iPad Touch Basics

Touch Basics

You will control your iPad by touching it, so why not get more familiar with how to make the most of it with different techniques?

Single Finger Touch Techniques

The Tap – Tapping an App with one finger launches it. This is the basic principle of the one-fingertip tap, and if you want an app to do something (play a video, make text bold, send an email), you’re going to tap the appropriate button with one finger. Make sure you don’t tap too hard, however, as the iPad’s surface is not pressure-sensitive and won’t respond faster if you’re hitting it harder. In the long run, you risk damaging the screen, so keep your temper when tapping.

The Swipe – On the home screen (where all your apps are shown), you can “swipe” your finger by placing it on one end of the screen and sliding it over, as if you were sliding a coin around on a smooth tabletop. You can swipe left-to-right or right-to-left, and you should probably think of the gesture like turning a page of a book. If you have all your apps organized on one screen like I do, then the only other screen you can swipe to is the search bar, handy for finding apps.

Multi-Touch Techniques

For these, you’re going to be putting more than one finger on the screen and may even move them around. Also, these are generally only used in-app and have no effect on the homescreen. These are pretty standard, but please check with your app’s documentation before attempting them because there are always a few outliers.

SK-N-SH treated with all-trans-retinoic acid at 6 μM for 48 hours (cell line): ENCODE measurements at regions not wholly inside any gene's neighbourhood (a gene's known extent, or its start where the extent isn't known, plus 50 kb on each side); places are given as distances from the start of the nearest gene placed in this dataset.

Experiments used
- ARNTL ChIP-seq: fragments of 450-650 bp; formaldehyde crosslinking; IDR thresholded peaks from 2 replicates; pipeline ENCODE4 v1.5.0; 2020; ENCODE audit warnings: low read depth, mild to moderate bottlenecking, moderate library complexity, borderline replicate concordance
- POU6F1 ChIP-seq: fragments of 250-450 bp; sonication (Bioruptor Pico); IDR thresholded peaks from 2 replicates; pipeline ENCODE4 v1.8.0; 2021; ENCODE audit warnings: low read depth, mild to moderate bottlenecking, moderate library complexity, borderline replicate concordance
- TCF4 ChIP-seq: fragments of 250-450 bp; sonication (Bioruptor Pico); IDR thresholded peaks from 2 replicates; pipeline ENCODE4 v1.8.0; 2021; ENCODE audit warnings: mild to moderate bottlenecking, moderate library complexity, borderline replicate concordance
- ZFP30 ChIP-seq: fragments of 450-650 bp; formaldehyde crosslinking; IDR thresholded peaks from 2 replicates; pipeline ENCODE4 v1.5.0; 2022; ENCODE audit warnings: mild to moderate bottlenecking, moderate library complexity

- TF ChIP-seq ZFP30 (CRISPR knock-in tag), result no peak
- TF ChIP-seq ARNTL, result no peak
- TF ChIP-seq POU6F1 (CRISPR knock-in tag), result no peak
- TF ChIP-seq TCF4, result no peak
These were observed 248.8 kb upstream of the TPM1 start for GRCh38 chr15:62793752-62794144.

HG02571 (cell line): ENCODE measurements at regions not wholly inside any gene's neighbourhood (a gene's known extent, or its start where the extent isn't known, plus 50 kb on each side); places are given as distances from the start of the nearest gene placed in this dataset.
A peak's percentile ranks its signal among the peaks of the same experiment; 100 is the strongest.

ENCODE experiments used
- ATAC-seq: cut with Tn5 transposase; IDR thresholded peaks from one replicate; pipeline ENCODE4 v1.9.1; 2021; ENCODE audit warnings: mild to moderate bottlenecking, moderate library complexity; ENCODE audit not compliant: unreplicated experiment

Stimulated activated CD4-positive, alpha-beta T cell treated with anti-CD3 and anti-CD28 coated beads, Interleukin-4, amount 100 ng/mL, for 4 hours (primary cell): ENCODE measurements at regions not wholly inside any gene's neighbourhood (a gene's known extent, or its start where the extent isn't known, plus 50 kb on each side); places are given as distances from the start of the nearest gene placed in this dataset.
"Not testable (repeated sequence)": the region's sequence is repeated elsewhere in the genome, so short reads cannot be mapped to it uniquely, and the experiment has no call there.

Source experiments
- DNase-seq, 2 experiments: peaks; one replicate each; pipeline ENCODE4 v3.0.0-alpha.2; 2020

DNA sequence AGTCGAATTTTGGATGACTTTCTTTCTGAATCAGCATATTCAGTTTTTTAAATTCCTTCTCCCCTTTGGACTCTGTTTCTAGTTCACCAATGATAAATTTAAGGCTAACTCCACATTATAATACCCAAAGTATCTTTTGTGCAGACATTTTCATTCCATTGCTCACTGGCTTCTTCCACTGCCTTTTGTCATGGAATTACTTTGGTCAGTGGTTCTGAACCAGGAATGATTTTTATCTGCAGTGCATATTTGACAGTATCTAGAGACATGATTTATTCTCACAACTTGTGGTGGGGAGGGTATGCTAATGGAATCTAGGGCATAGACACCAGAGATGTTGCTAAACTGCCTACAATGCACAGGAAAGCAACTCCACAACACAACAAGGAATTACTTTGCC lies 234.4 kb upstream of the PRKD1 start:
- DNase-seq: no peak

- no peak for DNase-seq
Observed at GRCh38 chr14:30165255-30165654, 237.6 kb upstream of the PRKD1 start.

The Pincer – Place two fingers close together on the screen and spread them out. This will have a zooming effect if you are viewing a picture or a webpage, and is very handy for small print. To zoom back out, place your two fingers on the screen far apart and bring them together. Make sure both fingers are touching at the same time or else you may accidentally click a link or make some other command you don’t mean to. Also, I recommend using the old thumb-and-pointer if you’re doing this one-handed because it’s more natural and less likely to cramp than say, using the middle- and ring-finger.

The Claw Swipe – Place all five fingers on the screen. Swipe them to the left to switch back to your previous app, or to the right. Also try swiping up instead to reveal the “Multitasking Menu” at the bottom of the screen. Make sure you give each app a few seconds before trying to use it when you switch to it, though, or you might crash it.

The Squid – Once again, place all five fingers on the screen (just like they naturally do- give plenty of space in between fingers). Bring all your fingers together to close whatever App you’re working in. Though it takes longer than pressing the Home Button, I have to admit it’s a lot more fun and officially my favorite way to close an app.

In-App Swipes – These vary from App to App, so make sure you look through the tutorials if you’re not sure. For example, a three-finger tap in Procreate will cause the tool bar to hide, which freaked me out the first time I did it by accident. In Blogsy, a three-finger swipe on your copy will switch the post to the html mode.

Utilize better touch and swipe techniques to improve your workflow, productivity, and take advantage of the increased interactivity available on an iPad.

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  1. Pingback: Utilizing Your iPad for Productivity in 5 Steps | iPad For Life

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